But MODASolutions isn’t just playing defense.   On the contrary, this past week MODASolutions filed a cancellation proceeding against the two BILL ME LATER registrations owned by I4 Commerce.  In its Petition for Cancellation, MODASolutions alleges that the BILL ME LATER marks should be canceled because (1) they are “generic for bill payment services that allow customers to be billed later for internet purchases” and do not function as a trademark, and (2) in the alternative, they are “descriptive for bill payment services that allow customers to ‘bill me later’ for purchases” and the marks have not yet acquired the requisite secondary meaning and distinctiveness for registration on the Principal Register.  I would like to point out that even though descriptiveness was alleged against both registrations, I4 Commerce’s 2002 registration cannot legally be canceled on that basis because it has been on the Principal Register for over 5 years and is incontestable.  However, it still can be canceled on the basis of genericness.

In my humble and (somewhat) professional opinion, BILL ME LATER is merely descriptive for payment services that allow shoppers to request that they be billed for their purchases at a future date.  The mark immediately describes a salient feature of the services and would be understood as such by the vast majority of the purchasing public.  However, I do disagree with MODASolutions that the mark is generic for such services, although I think it does teeter on that critical line between descriptive and generic.  Whatever the case may be, I think we can all agree that a mark like BILL ME LATER is about as close to generic as you can get and is subject to the narrowest scope of protection available under the law.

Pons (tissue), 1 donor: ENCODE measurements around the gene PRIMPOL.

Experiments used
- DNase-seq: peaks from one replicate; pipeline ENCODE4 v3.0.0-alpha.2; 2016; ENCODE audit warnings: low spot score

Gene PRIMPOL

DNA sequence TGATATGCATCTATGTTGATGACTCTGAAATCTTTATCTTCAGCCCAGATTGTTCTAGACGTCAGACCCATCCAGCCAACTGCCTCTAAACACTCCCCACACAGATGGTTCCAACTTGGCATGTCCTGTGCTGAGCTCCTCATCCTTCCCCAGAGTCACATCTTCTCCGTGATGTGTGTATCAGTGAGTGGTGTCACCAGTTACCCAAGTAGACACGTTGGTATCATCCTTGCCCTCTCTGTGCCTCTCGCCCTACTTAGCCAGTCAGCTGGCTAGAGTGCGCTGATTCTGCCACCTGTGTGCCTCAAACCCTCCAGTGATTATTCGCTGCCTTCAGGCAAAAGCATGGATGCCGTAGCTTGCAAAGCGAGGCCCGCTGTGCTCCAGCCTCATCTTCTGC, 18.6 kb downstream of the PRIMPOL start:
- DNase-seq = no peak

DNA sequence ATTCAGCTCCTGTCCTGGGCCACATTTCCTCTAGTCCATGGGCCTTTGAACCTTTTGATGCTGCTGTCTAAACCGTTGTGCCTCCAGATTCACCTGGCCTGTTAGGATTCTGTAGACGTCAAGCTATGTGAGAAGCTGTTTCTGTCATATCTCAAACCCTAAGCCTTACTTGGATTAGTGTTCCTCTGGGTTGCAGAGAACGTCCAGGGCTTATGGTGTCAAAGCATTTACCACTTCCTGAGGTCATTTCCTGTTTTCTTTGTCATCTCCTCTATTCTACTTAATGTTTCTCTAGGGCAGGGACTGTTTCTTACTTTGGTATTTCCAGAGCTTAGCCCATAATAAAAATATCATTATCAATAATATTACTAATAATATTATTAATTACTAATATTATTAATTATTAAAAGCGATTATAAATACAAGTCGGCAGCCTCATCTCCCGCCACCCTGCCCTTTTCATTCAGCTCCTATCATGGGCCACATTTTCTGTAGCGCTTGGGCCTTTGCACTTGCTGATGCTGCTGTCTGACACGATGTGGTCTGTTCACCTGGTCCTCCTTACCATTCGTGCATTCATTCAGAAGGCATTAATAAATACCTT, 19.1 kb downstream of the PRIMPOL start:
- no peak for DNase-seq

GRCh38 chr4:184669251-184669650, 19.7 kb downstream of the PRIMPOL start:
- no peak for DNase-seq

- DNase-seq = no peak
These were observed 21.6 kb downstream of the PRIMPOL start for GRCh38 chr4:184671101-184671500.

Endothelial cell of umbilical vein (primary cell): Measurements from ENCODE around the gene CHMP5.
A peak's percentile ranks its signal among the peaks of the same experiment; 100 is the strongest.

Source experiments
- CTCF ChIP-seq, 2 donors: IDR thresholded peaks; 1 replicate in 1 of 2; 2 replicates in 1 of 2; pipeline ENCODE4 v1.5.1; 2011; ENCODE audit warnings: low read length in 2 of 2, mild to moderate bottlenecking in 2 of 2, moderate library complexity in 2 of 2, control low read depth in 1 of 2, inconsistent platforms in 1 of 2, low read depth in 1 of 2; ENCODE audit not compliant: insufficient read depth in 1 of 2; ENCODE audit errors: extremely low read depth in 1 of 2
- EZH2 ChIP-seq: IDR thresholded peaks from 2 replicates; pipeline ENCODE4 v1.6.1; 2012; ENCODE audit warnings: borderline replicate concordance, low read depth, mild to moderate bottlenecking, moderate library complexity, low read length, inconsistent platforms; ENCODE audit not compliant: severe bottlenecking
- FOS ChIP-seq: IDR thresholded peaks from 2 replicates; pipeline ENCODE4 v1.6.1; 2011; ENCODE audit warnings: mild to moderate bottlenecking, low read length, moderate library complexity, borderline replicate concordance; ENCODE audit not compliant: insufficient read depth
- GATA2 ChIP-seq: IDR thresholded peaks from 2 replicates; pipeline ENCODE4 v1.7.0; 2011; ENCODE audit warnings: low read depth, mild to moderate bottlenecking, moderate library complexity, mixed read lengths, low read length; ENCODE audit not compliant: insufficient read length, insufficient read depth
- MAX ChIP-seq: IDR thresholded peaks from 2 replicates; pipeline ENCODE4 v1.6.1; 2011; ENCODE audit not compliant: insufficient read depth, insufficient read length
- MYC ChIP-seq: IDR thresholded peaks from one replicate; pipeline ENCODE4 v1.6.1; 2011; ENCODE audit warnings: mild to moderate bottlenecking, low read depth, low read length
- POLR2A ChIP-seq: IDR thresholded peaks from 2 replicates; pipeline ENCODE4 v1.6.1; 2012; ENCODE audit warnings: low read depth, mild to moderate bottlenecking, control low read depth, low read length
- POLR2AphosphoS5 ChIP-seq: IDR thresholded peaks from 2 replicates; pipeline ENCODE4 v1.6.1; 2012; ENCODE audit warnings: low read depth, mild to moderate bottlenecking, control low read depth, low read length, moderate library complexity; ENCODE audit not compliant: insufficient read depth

But I wonder if MODASolutions has fully thought out the potential ramifications of filing such a cancellation.  Let’s just say that it successfully cancels I4 Commerce’s registrations.  Well, doesn’t it mean that EBILLME is similarly not entitled to registration on the Principal Register?  A persuasive argument could be made that EBILLME immediately describes a primary feature of the services provided under the mark, namely that shoppers can request that online merchants bill them electronically for their purchases.  While I personally don’t believe EBILLME quite rises to the level of being generic, it certainly isn’t deserving of the broad protections to which more distinctive and unique marks are entitled.  But perhaps MODASolutions is willing to sacrifice registration of its mark if it will help it win the right to continue using its mark in the face of I4 Commerce’s infringement suit.

Of course, this leaves me with one last extremely important and relevant question:  Do the lawyers representing I4 Commerce and MODASolutions accept Bill Me Later and/or eBillme for payment of their legal fees?  Just wondering.